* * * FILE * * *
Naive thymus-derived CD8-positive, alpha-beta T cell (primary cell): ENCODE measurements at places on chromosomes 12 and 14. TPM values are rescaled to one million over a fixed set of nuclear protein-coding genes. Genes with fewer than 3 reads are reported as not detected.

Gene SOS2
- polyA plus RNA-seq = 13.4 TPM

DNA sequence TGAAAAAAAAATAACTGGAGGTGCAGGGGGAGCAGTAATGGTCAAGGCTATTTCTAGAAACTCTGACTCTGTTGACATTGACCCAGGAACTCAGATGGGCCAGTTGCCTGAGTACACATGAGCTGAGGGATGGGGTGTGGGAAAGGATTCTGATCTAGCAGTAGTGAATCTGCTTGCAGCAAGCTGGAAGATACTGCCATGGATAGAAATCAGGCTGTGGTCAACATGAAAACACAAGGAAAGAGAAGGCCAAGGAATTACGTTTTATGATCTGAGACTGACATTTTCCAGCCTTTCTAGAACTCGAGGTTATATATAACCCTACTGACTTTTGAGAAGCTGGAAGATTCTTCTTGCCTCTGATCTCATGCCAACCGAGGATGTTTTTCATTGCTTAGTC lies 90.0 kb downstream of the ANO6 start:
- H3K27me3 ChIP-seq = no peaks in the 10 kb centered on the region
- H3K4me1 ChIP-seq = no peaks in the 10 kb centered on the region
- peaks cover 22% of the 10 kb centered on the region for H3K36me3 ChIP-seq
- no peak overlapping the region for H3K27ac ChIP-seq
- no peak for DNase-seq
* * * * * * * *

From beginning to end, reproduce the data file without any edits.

Naive thymus-derived CD8-positive, alpha-beta T cell (primary cell): ENCODE measurements at places on chromosomes 12 and 14. TPM values are rescaled to one million over a fixed set of nuclear protein-coding genes. Genes with fewer than 3 reads are reported as not detected.

Gene SOS2
- polyA plus RNA-seq = 13.4 TPM

DNA sequence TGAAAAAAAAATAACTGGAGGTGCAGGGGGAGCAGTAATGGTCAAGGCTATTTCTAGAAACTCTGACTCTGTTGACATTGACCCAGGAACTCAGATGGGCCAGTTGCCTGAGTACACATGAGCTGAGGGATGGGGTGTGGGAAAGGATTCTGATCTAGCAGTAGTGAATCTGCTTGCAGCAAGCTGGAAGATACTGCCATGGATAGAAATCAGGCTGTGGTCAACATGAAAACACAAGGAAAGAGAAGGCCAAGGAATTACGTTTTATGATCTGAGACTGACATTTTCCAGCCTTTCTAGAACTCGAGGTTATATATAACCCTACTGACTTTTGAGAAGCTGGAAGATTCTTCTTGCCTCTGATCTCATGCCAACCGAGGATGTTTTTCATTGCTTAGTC lies 90.0 kb downstream of the ANO6 start:
- H3K27me3 ChIP-seq = no peaks in the 10 kb centered on the region
- H3K4me1 ChIP-seq = no peaks in the 10 kb centered on the region
- peaks cover 22% of the 10 kb centered on the region for H3K36me3 ChIP-seq
- no peak overlapping the region for H3K27ac ChIP-seq
- no peak for DNase-seq